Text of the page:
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Montana Freemason                               November 2014       Volume 90 Number 3


                            Brian Murphy, Deputy Grand Master

There is much more to getting a message across than just pronouncing words. Much depends on word
emphasis, volume, speed, pronunciation and enthusiasm.
While Geometry is employed by the “working” Mason, rhetoric is greatly needed when presenting lectures
and ritual.
It is not enough to work hard at memorizing and getting the words just right, there is much more to effective
communications. Major thought must be given to the one receiving the words and ideas. This is done through
the development of the practices that make for complete understanding and a pleasing experience.
Elocution is another word for rhetoric and is defined as “The art of effective public speaking.” It is indeed an
art, because it requires study, practice and concentration on basic principles. It involves proper pronunciation,
loudness, correct speed of speaking, proper emphasis on key words, and breath control.
The following are essential to the basic elements of elocution and rhetoric:
Understanding - The presenter must understand the full meaning of the words and their purpose.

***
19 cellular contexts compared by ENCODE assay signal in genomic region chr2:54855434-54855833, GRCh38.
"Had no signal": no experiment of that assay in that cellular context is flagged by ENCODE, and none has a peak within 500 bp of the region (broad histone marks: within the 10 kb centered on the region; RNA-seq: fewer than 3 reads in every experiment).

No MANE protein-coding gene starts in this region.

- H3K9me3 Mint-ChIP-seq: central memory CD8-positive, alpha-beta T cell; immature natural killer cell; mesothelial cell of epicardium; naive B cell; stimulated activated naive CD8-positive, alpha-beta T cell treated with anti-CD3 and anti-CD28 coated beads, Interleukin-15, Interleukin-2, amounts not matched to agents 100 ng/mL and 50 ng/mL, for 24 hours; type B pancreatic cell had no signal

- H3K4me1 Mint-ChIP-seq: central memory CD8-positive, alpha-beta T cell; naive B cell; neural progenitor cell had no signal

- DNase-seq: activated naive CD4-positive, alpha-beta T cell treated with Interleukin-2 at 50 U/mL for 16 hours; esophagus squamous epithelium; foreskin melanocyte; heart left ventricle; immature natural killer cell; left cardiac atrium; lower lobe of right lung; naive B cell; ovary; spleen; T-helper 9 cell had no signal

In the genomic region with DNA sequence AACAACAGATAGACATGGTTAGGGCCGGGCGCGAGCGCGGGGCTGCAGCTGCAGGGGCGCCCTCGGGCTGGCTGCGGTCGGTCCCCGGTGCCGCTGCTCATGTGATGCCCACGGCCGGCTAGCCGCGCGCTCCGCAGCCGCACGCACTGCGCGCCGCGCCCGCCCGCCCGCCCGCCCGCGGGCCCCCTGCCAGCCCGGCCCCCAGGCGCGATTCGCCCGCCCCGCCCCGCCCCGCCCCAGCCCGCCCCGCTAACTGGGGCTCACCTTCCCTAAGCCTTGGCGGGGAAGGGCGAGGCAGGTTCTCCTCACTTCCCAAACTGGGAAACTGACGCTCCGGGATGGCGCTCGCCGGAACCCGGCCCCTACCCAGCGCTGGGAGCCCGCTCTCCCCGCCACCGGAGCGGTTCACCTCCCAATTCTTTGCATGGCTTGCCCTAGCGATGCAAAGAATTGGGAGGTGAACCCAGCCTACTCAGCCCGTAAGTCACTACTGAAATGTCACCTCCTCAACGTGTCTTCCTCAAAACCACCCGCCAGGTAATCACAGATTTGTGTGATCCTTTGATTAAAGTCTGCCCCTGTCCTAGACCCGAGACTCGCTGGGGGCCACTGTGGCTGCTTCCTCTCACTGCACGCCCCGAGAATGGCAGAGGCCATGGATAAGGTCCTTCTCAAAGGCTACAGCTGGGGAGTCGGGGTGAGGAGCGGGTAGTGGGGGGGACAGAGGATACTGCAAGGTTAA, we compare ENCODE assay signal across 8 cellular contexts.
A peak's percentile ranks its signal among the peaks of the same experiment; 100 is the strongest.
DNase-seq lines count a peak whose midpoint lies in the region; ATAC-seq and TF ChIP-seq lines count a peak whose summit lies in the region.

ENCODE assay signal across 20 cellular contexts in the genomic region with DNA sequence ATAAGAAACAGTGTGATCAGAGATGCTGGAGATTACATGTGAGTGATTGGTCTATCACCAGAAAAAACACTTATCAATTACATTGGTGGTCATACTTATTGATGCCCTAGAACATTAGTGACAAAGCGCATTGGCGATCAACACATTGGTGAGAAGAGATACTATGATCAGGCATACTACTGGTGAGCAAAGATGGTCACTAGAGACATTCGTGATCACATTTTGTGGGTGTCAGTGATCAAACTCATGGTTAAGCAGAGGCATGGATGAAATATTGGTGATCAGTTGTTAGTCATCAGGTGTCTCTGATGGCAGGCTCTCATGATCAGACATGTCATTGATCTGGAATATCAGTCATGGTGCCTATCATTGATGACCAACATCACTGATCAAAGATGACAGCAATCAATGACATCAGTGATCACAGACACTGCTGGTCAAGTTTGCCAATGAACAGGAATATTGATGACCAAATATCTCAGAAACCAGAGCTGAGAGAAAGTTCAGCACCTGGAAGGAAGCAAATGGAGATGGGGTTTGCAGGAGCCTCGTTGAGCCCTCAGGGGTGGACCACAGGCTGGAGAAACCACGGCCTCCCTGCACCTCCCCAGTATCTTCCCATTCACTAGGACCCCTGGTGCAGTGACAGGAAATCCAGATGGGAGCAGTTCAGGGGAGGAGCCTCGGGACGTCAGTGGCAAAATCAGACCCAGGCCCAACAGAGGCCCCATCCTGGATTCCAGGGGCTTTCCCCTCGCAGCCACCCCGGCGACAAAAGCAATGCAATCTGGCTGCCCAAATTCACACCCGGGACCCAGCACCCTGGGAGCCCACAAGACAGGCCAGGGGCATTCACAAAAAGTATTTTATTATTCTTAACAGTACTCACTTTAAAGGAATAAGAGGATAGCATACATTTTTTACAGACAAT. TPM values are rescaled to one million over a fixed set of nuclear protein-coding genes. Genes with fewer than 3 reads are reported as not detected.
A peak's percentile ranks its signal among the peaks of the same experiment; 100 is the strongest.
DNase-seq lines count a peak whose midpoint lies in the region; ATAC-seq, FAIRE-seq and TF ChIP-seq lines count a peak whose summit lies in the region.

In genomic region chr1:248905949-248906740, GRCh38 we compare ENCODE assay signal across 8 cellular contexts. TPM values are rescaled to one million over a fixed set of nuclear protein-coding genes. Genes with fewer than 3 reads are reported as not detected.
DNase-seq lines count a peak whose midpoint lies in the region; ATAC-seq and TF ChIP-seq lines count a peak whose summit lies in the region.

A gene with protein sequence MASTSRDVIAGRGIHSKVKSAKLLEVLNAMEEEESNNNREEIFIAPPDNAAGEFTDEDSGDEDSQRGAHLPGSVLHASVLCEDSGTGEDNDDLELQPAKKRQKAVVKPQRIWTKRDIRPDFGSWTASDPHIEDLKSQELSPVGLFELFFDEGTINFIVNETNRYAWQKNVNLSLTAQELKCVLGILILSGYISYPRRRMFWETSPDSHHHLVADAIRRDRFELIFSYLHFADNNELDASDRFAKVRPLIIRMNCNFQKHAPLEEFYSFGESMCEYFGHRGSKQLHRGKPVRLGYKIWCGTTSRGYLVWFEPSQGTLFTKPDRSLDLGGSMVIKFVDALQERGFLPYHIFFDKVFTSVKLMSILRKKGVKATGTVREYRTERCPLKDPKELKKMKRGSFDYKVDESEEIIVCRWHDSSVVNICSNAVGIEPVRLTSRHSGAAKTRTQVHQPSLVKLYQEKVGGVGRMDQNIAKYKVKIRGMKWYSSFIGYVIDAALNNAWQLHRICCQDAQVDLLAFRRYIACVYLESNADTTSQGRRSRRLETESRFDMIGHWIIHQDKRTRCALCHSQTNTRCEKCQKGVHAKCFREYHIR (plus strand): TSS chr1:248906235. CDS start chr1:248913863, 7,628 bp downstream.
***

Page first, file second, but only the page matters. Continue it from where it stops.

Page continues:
Projection - A ‘big voice’ must be employed so that all in the room can hear.
Enthusiasm - Dull, monotone speech communicates lack of interest, which comes through the manner
of delivery. The better we understand the deep meaning of our ritual, the more effective we will be in
communicating it enthusiastically.
Speed Of Talking - There is a great temptation in recitation of a memorized piece to hurry and get it over with
as soon as possible. Pausing or talking slowly brings fear to some that they will lose concentration and forget
the words. Speech that is too rapid is annoying to the listener, harder to comprehend, and also conveys a lack
of enthusiasm.
Pausing - One of the most effective elements in elocution. In addition to a slow, deliberate speed of talking,
taking an occasional break not only helps the speaker to get a breath, but conveys a specific message to the
listener. “Pay attention to what I am about to say because it is IMPORTANT!”
Key Words - Not every word in a lecture, or even in normal conversation, has the same importance. Thought
should be given to emphasizing key words and phrase. This is a critical element in effective elocution.
Emphasize the last word in a sentence of phrase when appropriate. A good tendency is to consciously
emphasize the last word when you come to a break.


         Talk loudly enough to be heard by all.

         Talk slowly enough to be easily understood.

         Talk enthusiastically.

         Pause at appropriate times.

         Emphasize key words.

         Emphasize the last word of a sentence, where appropriate.

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